Following a homophobic attack on one of their high school classmates, seventeen-year-olds Harry and Craig are two ex-boyfriends (and current best friends) on a mission: they plan to break the world record for longest recorded kiss. They get the okay to do it on the lawn of their campus, and it’s game on: they’ll have to kiss for at least thirty-two hours, twelve minutes, and ten seconds, and they’ll have to do it standing.
Meanwhile, a blue-haired boy named Ryan and a pink-haired transsexual boy named Avery have just met at a gay prom; they’ve clicked and are tentatively working out what happens next. In another town, longtime teen couple Peter and Neil are going through their relationship ups and downs. And in yet another town, terrified Cooper is keeping his sexuality a closely guarded secret and acting out in unhealthy ways as a result.
Narrating it all — rejoicing in the strides made in the past couple of decades and commiserating over the painful things that have yet to change — is a chorus of gay men who lost their lives to AIDS:
You can’t know what it is like for us now — you will always be one step behind.
Be thankful for that.
You can’t know what it was like for us then — you will always be one step ahead.
Be thankful for that, too.
Trust us: There is a nearly perfect balance between the past and the future. As we become the distant past, you become a future few of us would have imagined.
While there are breaks in the narrative, there are no chapters in Two Boys Kissing. All of the stories are weaved together and flow continuously, with the narrators dividing their attention among the different stories in the book.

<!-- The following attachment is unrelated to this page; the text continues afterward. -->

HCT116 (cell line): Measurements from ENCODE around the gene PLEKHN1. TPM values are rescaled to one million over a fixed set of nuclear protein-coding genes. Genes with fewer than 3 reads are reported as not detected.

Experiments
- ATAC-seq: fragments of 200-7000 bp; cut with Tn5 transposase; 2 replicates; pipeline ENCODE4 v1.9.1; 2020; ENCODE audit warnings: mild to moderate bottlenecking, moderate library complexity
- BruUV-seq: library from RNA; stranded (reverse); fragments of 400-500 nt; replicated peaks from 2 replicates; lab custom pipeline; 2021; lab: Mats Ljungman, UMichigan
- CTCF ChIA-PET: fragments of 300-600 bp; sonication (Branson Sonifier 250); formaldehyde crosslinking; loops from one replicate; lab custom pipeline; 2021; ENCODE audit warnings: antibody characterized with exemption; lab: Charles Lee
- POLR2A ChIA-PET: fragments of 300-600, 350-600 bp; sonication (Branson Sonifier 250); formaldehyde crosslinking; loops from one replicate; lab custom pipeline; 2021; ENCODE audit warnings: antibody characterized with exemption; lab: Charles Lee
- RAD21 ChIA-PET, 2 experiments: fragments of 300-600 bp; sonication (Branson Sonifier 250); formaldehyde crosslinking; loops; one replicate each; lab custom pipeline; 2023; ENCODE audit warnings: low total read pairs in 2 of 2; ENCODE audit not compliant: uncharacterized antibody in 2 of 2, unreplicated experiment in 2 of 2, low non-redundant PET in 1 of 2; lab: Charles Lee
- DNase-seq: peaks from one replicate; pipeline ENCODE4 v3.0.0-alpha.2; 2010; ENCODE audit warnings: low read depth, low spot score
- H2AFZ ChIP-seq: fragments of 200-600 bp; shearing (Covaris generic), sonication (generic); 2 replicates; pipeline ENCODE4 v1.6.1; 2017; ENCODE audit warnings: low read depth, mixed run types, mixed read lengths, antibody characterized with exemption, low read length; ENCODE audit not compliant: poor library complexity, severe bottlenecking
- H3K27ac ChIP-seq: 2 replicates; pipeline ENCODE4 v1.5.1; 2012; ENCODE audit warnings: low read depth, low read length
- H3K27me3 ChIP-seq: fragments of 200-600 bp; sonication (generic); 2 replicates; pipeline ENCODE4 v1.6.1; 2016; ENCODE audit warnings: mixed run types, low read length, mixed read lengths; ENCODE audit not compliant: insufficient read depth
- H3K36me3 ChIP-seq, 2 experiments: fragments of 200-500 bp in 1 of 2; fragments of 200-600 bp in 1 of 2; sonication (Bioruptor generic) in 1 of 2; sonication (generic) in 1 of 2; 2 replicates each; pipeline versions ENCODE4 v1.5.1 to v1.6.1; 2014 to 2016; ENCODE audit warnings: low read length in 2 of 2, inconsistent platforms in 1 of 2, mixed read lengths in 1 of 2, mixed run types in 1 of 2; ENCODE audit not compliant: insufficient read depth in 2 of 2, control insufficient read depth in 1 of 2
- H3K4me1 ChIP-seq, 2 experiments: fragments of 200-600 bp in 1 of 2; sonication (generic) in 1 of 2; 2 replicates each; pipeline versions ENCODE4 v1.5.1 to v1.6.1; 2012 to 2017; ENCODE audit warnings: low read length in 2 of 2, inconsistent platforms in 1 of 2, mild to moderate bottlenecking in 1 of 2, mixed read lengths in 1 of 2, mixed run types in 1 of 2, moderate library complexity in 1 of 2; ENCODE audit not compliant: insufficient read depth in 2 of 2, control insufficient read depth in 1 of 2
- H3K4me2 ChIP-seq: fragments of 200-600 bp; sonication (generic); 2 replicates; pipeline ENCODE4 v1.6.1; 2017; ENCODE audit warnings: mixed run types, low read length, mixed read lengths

The concept of narrators From Beyond has the potential to go terribly awry, and Levithan put himself even further out on a limb with this book by juggling so many perspectives. Luckily, he handled it beautifully; I can’t imagine this book being written any other way. By turning the men who died of AIDS into a collective of narrators, Levithan added an extra layer of history and nuance to the book without being heavy-handed. That generation of men who died could not have conceived of things like a gay prom, or two boys kissing at their school as half a million people watched online worldwide, or having support from parents and doctors as you transition from female to male in your teen years.
And yet they can understand — they know only too well — what it is like to be terrified of your parents finding out the truth about you (as two of the boys experience), and falling in love for the first time, and falling out of love for the first time, and finding release by dancing at clubs, and dying to be old enough to escape from your miserable small-town life, and drowning in despair because you feel like no one will ever accept you. The narrators are amazed by the progress, at times heartbroken that they can’t be there to experience it in the flesh, and devastated when they witness things happening that could have been prevented. This last thing is particularly galling to them, considering how many people had to die of AIDS before the president even bothered to utter the word (it took Reagan six years to acknowledge the epidemic).
Levithan’s book is a beautiful ode to the past while offering commentary on love, acceptance, and contemporary society. I got teary several times while reading it. It’s such a moving book, and I’m so glad it exists in the world.
Two Boys Kissing was published in August 2013 by Knopf Books for Young Readers, an imprint of Random House.